Explorers can enjoy Carslbad's underground world


April 24, 1994|By Eileen Ogintz | Eileen Ogintz,Los Angeles Times Syndicate

There was no mistaking the witch's nose, appropriately twisted and ugly. As we made our way down the winding trail, we passed sharp-toothed monsters, a gigantic crooked finger, a twinkling fairyland and an entire village that seemed to have a spell cast over it. All were made of massive rock -- some of it more than 20 feet tall. We didn't know where to look first.

This was no man-made creation. We were some 80 stories underground exploring Carlsbad Cavern in New Mexico, part of a nearly 47,000-acre national park and one of the most famous caves in the country. It was fantastic and spooky at the same time -- a glimpse into a world we don't often see.

Reggie, a second-grader, was amazed that these gigantic formations had all started thousands of years ago from water dripping, leaving small limestone rings. The speleothems -- the rock formations -- are everywhere and look exactly like frozen popcorn, gigantic soda straws and draperies, which are what they're called. We made our way around the Big Room, one of the largest underground rooms in the world -- 1,800 feet long and 1,100 feet at its widest point.

We gaped at the gigantic stalactites (they're the ones that hang "tite" to the ceiling) and the 62-foot-high Giant Dome, Carlsbad's biggest stalagmite (stalagmites grow up from the ground and "mite" reach the ceiling). We peered into the Bottomless Pit, a black hole 140 feet deep.

"Kids really like this cave," says Ranger Leanne Benton, who was making sure visitors stayed on the paved trail and didn't touch the delicate formations. "They have the spirit of explorers."

At Carlsbad this spring and summer there will be opportunities to see undeveloped areas: In Spider cave, for example, "You'll be down on your belly crawling," warns Ed Greene, chief of visitor services. "Kids love the adventure." (For information and to make reservations for guided tours, call Carlsbad Cavern visitor information at [505] 785-2232.)

"We're seeing a lot of interest in caving now," continues Mr. Greene, noting that Carlsbad draws three-quarters of a million people a year. In the summer months, when the Mexican free-tail bats are in residence, 1,000 people gather each night at dusk to watch the bats -- tens of thousands of them -- fly out for their dinner and to listen to a ranger talk about bat flight. But don't worry about the bats while you're visiting the cave: They roost in an area not open to the public.

People are fascinated by them. Typically on the second Thursday in August, a dawn breakfast is held at Carlsbad to encourage visitors to watch the bats as they return to the cavern after a night of gorging on moths and other hapless insects. It draws 500 people each year.

"Carlsbad Cavern isn't on the way to anywhere," explains Mr. Greene, noting that the national park is 175 miles east of El Paso and 27 miles west of the town of Carlsbad. "People are coming here because they want to be at the cave." (The Carlsbad Visitor Information Center is a good resource for local hotels, campgrounds and other area attractions. Call [505] 885-CAVE.)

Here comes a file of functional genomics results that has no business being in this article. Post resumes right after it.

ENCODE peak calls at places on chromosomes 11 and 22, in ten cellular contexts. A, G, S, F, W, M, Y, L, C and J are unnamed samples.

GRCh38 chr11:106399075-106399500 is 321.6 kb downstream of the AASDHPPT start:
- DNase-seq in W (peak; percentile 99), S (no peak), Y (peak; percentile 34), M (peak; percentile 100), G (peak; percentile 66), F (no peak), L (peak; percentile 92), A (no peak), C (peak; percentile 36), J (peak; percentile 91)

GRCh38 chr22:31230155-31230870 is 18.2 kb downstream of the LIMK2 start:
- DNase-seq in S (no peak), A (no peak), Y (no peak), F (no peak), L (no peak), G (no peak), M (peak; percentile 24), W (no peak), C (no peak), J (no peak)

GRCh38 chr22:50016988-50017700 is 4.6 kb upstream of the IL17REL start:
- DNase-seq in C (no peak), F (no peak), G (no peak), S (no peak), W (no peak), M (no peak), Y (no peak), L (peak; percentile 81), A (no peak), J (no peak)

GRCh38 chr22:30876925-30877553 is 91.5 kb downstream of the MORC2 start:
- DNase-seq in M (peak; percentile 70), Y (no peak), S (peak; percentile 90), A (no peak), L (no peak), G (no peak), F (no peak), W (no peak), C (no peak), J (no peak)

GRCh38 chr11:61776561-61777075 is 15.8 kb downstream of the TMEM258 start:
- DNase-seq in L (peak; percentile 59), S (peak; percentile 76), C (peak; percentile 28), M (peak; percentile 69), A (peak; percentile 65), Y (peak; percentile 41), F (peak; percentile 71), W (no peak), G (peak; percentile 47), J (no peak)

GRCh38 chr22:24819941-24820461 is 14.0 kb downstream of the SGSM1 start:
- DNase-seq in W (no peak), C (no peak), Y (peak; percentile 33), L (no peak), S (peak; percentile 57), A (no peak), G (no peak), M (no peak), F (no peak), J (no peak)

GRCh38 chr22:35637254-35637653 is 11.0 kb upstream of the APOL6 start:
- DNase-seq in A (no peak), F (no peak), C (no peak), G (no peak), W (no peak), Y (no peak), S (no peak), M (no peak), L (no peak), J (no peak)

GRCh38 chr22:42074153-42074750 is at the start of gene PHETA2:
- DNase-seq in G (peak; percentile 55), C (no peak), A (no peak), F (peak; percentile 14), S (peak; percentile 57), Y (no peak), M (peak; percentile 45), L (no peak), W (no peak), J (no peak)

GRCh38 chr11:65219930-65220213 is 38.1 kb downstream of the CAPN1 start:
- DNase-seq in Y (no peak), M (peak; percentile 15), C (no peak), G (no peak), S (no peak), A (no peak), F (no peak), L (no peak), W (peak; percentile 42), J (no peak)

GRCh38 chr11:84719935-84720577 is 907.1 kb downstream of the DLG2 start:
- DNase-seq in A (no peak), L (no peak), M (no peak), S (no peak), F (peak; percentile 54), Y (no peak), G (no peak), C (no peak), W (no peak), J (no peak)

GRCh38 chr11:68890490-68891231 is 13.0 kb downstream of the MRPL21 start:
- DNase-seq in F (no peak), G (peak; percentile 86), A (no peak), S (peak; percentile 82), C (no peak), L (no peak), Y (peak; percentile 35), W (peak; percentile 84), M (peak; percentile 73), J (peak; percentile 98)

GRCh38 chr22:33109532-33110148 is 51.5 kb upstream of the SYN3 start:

"It's part of the greening of tourism. People are looking for places to go where they can learn about the world around them," explains Barbara Munson, an officer of the National Caves Association. Throughout the country, there are about 200 caves -- including several in national parks -- developed for public visitors. (Call the National Caves Association at [615] 668-3925.)

At the same time, the National Speleological Society, an organization of dedicated cavers, has grown to 11,000 members committed to exploring wild caves and preserving them. (For more information, call [205] 852-1300.)

But whether you visit a developed cave or a wild one, be careful -- especially with kids along. Even in developed caves, paths are narrow and there may be steep drop-offs. Even with lights, it's dim deep in the cave. Keep children close to you. Wear sturdy shoes and bring a jacket. The temperature is always the same inside a cave -- a chilly 56 degrees.

Ask ahead about stroller or wheelchair access. At Carlsbad, for example, strollers aren't permitted on the paved paths, though visitors in wheelchairs may visit a portion of the cave. Other trails are too steep or narrow, officials explain.

Most important, don't touch the formations. They can be easily ++ damaged. This summer, for the first time in two decades, Carlsbad is returning to guided tours in certain popular sections of the cavern. "We've counted 18,000 broken formations in the last eight years," Mr. Greene says, advising that summer visitors call several weeks ahead to make reservations.

Reggie and I entered the cavern from the natural entrance, hiking down 750 feet (you may also take an elevator down).

Nineteenth-century settlers were attracted here by the spectacle the bats. One of those early cavers, Jim White, began telling people fantastic stories about the huge glittering formations he'd seen. Photographs taken in the early years of the 20th century fueled the fervor, and Carlsbad was declared a national monument in 1923.

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